A year ago, a ruling by the European Court of Justice (ECJ) on the legitimacy of lower wages for cross-border workers on Austrian trains made the headlines. Hence, vida, the trade union representing workers in the transport and service industries in Austria, the European Transport Workers' Federation (ETF) and the AK hosted a Webinar on 30 November 2020 to discuss the significance of the ruling for the fight against wage and social dumping in the transport sector.
The EU Posting of Workers Directive regulates the working conditions for cross-border employment and shall ensure equal pay for equal work at the same place. That in particular road transport does not always observe this principle has been a well-known fact even before the Coronavirus crisis. A year ago, an ECJ ruling concerning a catering company working for the ÖBB also made the headlines.
“Henry am Zug” case
The ECJ ruling concerned the catering company “Henry am Zug”, which from 2012 to 2016 operated among other on the route between Budapest and Munich and paid Hungarian employees far below the Austrian collective agreement. Those employed under Hungarian law, earned with only 500 Euro 1000 Euro less than their Austrian colleagues, even though the majority of their working hours was spent in Austria. Eventually, the case came before the ECJ in whose opinion, however, the company did not infringe against EU law. In its grounds for the judgement, the ECJ stated that in cases of services on international trains, sufficient connection to the territory of the crossed Member State has to exist, but this had not been the case here. To what extent in the case of the catering company “Henry am Zug”, which is operating on Austrian trains, there is no sufficient connection to Austria, is difficult to understand. However, that is exactly what the ECJ argued in its grounds for the ruling, stating that due to start and finish of work in Hungary, there would be no sufficient connection with Austria. Based on these findings, the ruling represents a bitter blow for the fight against wage and social dumping in Europe.
Solidarity across country frontiers and sectoral borders needed
Legal experts, participating in a discussion within the scope of a joint event by vida, ETF and AK Vienna, demanded among other for the ECJ’s evidentiary hearing to be improved. It would make sense if the ECJ – in cases with employment reference – would seek greater involvement of the European Labour Authority (ELA). The ELA could also play an important role regarding the control of compliance with labour rights – so far, rail transport does not have controls of working hours and rest periods, which could be comparable to those in road transport.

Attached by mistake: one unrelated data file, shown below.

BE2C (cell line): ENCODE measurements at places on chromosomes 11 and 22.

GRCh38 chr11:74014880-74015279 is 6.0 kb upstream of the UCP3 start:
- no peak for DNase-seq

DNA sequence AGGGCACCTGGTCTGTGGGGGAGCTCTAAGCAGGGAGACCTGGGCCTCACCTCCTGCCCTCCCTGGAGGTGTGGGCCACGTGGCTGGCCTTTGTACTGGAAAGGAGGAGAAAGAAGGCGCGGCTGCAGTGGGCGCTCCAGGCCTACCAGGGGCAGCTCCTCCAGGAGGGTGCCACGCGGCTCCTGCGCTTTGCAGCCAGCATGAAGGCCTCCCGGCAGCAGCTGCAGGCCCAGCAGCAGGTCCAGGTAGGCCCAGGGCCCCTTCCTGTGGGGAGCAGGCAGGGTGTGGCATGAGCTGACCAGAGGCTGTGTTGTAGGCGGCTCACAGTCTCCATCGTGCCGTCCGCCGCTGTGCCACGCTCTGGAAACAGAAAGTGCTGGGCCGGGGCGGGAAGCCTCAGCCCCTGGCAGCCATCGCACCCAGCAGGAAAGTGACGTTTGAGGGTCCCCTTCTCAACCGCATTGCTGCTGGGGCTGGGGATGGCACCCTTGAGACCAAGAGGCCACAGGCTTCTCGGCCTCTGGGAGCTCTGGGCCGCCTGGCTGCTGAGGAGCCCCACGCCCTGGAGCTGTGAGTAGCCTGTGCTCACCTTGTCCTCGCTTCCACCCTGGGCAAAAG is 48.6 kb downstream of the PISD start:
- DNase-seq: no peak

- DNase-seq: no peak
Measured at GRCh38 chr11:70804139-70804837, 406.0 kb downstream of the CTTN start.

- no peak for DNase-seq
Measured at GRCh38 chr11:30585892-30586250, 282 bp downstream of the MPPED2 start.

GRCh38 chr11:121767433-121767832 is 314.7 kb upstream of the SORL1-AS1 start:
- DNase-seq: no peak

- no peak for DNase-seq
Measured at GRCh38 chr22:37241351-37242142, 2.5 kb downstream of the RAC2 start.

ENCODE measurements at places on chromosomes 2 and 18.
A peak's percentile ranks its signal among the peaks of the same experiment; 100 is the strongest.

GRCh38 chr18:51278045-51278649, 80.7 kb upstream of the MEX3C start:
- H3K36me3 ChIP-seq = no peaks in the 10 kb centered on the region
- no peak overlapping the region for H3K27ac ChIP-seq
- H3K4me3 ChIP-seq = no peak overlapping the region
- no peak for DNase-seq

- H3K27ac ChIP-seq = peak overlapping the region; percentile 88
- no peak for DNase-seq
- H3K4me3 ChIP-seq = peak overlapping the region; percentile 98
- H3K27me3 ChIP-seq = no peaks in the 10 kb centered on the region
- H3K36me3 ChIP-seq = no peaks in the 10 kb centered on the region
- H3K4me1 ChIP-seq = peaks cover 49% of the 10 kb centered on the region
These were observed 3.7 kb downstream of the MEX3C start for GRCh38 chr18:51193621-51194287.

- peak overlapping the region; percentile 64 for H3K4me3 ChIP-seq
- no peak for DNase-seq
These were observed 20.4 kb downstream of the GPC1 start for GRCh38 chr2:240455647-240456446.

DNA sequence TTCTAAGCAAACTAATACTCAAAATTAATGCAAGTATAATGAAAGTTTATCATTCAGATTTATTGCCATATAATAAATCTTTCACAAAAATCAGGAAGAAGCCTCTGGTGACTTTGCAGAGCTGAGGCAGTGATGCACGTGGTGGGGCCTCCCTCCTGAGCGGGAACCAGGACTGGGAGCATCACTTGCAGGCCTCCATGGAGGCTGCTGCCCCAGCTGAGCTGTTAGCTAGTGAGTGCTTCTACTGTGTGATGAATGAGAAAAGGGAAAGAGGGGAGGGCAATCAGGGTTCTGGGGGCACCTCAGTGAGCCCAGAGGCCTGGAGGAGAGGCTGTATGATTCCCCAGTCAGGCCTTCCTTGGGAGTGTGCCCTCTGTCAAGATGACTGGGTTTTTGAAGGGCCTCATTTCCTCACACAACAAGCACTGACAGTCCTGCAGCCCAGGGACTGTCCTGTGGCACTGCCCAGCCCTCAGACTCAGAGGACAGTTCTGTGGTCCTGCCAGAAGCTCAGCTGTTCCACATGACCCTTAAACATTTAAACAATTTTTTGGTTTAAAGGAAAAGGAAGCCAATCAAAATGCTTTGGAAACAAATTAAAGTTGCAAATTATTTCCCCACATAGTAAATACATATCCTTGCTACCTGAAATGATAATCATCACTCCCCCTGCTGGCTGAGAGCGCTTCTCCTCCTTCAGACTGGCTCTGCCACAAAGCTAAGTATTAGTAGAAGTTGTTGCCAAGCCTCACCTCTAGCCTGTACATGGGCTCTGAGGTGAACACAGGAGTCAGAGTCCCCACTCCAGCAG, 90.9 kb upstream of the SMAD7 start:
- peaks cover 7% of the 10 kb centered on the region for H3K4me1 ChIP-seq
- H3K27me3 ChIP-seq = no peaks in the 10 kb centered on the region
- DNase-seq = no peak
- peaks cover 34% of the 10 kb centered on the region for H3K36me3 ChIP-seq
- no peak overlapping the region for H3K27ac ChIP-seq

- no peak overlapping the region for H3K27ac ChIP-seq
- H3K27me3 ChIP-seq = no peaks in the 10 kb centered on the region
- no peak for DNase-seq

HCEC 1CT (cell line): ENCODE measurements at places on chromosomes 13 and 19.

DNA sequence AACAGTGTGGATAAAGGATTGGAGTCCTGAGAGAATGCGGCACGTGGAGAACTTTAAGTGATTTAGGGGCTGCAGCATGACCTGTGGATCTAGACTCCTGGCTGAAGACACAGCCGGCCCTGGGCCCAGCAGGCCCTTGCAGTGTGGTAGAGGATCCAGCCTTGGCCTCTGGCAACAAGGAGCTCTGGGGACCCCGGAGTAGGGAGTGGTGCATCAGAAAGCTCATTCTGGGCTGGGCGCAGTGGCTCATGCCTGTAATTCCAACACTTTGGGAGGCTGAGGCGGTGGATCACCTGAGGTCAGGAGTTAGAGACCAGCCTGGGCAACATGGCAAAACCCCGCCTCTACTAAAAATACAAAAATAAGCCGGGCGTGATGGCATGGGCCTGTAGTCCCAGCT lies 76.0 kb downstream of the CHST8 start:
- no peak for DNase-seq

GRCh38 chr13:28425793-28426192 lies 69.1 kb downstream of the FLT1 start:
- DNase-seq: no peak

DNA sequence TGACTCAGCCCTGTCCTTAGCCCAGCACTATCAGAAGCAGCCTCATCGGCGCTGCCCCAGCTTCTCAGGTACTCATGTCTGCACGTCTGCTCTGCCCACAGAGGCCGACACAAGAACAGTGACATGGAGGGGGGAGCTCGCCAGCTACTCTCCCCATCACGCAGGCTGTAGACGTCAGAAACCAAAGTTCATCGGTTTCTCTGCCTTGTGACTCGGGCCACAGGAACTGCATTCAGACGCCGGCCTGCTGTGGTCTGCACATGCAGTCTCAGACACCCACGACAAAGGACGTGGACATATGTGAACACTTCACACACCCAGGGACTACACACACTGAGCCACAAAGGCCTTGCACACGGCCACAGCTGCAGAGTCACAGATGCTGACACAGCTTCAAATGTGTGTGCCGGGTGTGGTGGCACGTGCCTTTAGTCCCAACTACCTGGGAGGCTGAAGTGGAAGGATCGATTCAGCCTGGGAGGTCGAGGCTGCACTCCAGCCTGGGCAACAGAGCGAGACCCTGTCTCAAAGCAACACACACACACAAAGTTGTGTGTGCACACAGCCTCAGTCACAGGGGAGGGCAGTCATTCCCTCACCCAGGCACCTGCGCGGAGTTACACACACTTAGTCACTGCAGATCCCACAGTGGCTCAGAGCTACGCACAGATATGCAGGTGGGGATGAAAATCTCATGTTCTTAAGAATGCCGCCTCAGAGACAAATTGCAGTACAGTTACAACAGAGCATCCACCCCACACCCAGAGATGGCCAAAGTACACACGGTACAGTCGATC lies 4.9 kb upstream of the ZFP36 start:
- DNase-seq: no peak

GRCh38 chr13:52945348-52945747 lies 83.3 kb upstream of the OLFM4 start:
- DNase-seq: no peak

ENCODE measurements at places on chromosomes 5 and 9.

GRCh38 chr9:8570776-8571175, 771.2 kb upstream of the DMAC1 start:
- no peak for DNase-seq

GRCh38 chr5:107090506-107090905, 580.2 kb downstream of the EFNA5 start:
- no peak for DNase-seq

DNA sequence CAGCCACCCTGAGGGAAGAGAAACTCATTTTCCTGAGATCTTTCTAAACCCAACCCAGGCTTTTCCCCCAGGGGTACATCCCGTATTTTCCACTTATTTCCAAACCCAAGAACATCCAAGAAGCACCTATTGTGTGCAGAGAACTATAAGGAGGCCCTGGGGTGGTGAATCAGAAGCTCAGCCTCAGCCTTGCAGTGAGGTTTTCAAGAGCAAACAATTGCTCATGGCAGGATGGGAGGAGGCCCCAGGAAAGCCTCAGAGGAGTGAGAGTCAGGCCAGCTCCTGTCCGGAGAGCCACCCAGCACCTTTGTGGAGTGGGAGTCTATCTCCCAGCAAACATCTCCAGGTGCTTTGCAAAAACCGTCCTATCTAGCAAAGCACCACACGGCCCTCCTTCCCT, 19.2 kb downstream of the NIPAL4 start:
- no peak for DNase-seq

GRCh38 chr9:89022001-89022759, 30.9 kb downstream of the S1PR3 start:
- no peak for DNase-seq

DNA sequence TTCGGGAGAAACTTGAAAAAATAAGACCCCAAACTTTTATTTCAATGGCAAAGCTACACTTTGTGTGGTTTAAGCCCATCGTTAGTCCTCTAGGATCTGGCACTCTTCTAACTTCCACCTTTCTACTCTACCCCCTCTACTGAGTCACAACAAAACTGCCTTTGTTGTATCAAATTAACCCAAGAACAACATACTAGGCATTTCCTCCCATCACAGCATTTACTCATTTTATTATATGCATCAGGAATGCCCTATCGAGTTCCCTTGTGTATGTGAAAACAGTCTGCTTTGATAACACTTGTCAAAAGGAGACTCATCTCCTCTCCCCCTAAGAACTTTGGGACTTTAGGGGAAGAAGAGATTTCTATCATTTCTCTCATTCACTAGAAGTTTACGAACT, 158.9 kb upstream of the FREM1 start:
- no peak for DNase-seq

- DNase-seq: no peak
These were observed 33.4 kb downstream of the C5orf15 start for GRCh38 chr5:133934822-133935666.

Joining forces in the fight against social and wage dumping is a necessity in the entire transport sector. According to Cristina Tilling, Political Secretary for the Road Transport Section in the European Transport Workers’ Federation (ETF), the rail sector could assume a leading role. In many Member States, companies close to or owned by the state are involved in rail transport. This obviously increases the chances to find a sympathetic ear when it comes to social dialogue. This should be used to advance demands in relation to the entire transport sector.
AK demands improvement of social rights
The AK joins the demands of ETUC for a Social Progress Protocol, based on which social fundamental rights will be improved and put on an equal footing with market freedoms. Doing so could counteract the current tendency of European jurisdiction to give entrepreneurial freedoms precedence over social rights. According to Sylvia Leodolter, Head of Environment and Transport Department AK Vienna, the right to equal pay for equal work at the same place requires greater effort – not only in the interests of workers. After all, wage and social dumping is a threat to a strong, united Europe and would in the end also be a danger to the European project as a whole.
A&W Blog: “Henry am Zug” – a strange ruling by the ECJ (german only)